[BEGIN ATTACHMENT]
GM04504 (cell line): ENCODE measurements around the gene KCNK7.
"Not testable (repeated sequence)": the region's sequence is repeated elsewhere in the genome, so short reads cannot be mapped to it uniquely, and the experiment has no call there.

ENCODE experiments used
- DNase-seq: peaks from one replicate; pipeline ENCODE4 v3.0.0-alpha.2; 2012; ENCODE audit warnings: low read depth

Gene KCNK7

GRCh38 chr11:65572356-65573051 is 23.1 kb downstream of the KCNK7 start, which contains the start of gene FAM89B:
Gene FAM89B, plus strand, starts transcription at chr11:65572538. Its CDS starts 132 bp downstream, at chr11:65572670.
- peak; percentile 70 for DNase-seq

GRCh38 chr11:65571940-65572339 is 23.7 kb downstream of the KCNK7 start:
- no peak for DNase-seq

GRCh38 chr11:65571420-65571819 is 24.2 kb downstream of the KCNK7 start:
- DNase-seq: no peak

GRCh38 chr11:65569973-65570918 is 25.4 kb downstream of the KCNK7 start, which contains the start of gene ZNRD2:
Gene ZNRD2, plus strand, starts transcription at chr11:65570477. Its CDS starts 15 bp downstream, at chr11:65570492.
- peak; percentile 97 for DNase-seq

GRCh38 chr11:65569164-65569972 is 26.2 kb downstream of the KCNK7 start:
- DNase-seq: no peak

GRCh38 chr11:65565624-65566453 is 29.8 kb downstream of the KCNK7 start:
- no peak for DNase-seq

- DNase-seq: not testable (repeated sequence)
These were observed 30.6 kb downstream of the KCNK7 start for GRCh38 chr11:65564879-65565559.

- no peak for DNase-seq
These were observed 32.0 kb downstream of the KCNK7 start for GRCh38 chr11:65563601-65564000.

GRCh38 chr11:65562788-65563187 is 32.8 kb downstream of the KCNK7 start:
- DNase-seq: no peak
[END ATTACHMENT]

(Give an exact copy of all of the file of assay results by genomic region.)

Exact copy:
GM04504 (cell line): ENCODE measurements around the gene KCNK7.
"Not testable (repeated sequence)": the region's sequence is repeated elsewhere in the genome, so short reads cannot be mapped to it uniquely, and the experiment has no call there.

ENCODE experiments used
- DNase-seq: peaks from one replicate; pipeline ENCODE4 v3.0.0-alpha.2; 2012; ENCODE audit warnings: low read depth

Gene KCNK7

GRCh38 chr11:65572356-65573051 is 23.1 kb downstream of the KCNK7 start, which contains the start of gene FAM89B:
Gene FAM89B, plus strand, starts transcription at chr11:65572538. Its CDS starts 132 bp downstream, at chr11:65572670.
- peak; percentile 70 for DNase-seq

GRCh38 chr11:65571940-65572339 is 23.7 kb downstream of the KCNK7 start:
- no peak for DNase-seq

GRCh38 chr11:65571420-65571819 is 24.2 kb downstream of the KCNK7 start:
- DNase-seq: no peak

GRCh38 chr11:65569973-65570918 is 25.4 kb downstream of the KCNK7 start, which contains the start of gene ZNRD2:
Gene ZNRD2, plus strand, starts transcription at chr11:65570477. Its CDS starts 15 bp downstream, at chr11:65570492.
- peak; percentile 97 for DNase-seq

GRCh38 chr11:65569164-65569972 is 26.2 kb downstream of the KCNK7 start:
- DNase-seq: no peak

GRCh38 chr11:65565624-65566453 is 29.8 kb downstream of the KCNK7 start:
- no peak for DNase-seq

- DNase-seq: not testable (repeated sequence)
These were observed 30.6 kb downstream of the KCNK7 start for GRCh38 chr11:65564879-65565559.

- no peak for DNase-seq
These were observed 32.0 kb downstream of the KCNK7 start for GRCh38 chr11:65563601-65564000.

GRCh38 chr11:65562788-65563187 is 32.8 kb downstream of the KCNK7 start:
- DNase-seq: no peak